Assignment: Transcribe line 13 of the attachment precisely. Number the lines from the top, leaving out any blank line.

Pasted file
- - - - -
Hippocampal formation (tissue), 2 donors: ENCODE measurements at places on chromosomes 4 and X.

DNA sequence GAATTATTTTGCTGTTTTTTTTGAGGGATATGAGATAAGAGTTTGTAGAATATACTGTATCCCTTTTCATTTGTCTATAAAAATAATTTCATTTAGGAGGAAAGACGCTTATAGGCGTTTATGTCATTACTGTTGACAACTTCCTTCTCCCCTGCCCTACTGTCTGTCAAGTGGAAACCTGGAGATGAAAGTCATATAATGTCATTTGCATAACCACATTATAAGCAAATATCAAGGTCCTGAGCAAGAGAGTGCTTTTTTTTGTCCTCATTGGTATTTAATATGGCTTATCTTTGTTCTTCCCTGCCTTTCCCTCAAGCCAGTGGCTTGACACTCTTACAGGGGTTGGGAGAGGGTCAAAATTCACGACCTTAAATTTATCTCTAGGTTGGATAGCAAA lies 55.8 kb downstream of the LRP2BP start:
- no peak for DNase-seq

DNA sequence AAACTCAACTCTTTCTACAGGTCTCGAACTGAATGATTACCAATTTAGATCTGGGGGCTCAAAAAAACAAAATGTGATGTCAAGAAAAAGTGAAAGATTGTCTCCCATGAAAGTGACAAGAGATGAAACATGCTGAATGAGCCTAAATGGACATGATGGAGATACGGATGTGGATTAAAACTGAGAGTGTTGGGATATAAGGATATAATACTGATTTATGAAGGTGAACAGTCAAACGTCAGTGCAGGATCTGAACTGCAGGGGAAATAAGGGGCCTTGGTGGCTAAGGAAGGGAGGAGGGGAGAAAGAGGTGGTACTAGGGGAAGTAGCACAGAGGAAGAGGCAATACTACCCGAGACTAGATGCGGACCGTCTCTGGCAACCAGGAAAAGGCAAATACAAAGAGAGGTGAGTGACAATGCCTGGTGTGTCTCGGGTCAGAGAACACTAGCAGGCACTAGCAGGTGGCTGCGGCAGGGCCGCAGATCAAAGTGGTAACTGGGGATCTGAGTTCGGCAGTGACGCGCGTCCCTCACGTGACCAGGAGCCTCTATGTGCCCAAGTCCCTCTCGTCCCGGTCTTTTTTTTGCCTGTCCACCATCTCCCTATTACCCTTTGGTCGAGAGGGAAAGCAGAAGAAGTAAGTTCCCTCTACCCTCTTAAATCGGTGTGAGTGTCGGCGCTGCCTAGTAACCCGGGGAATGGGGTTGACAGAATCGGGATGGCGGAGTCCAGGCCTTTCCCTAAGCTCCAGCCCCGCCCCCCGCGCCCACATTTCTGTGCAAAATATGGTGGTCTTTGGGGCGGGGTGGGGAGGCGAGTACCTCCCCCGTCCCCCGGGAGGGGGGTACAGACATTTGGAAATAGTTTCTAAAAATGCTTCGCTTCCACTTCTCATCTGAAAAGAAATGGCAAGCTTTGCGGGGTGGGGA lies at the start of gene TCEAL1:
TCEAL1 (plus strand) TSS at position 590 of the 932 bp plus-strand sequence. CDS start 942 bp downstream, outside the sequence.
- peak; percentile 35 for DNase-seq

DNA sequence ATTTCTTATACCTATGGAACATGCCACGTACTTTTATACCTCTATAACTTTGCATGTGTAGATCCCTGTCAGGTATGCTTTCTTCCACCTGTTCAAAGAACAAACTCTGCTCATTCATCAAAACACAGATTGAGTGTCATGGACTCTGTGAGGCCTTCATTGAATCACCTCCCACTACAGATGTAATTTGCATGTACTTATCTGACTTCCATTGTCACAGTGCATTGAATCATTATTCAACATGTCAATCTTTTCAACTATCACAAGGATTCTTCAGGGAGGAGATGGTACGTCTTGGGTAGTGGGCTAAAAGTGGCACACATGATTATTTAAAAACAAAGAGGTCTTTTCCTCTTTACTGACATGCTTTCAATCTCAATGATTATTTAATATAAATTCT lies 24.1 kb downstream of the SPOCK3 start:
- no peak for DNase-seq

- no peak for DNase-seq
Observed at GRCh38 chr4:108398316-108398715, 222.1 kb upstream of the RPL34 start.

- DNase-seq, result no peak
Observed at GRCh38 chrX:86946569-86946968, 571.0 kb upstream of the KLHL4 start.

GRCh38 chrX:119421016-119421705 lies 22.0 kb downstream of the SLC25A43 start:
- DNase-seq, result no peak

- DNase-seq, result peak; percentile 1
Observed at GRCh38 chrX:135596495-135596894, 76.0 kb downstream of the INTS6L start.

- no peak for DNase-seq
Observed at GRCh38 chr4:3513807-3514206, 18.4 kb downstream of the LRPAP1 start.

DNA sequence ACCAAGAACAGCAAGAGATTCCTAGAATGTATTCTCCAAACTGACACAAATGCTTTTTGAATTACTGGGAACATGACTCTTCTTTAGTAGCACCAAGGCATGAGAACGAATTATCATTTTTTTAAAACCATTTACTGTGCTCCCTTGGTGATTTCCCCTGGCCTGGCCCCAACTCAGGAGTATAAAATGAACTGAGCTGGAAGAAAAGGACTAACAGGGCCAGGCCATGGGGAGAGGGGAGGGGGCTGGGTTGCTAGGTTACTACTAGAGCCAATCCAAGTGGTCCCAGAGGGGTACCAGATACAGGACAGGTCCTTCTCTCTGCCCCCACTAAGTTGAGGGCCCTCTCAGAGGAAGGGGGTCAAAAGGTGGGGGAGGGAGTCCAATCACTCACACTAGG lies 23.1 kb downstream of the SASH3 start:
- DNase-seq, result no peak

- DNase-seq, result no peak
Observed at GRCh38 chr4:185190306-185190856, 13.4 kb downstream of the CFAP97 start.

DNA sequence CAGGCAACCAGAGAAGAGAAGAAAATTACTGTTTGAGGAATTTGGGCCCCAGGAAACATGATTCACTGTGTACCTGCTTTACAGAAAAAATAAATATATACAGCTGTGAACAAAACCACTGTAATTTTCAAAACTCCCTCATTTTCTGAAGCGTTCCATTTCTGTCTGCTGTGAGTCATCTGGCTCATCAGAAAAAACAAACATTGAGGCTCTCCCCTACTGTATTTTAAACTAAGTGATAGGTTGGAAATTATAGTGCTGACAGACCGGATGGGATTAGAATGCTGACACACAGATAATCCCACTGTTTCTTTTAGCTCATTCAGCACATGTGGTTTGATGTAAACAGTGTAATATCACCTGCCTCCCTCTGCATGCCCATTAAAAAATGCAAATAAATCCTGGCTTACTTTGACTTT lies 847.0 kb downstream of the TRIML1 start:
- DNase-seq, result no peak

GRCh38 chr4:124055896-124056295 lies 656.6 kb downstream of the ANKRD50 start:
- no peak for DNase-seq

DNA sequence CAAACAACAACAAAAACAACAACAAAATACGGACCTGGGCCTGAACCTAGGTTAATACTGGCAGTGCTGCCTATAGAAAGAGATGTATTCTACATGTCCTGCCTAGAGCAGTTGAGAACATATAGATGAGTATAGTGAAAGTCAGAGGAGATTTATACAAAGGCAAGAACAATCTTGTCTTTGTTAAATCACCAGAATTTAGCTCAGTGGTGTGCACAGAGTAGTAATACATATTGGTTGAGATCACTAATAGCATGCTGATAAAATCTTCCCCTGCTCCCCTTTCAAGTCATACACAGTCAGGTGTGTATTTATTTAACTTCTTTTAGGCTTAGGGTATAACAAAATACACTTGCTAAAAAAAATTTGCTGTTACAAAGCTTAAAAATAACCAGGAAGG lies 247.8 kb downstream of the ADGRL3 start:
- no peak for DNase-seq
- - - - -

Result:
GRCh38 chrX:119421016-119421705 lies 22.0 kb downstream of the SLC25A43 start: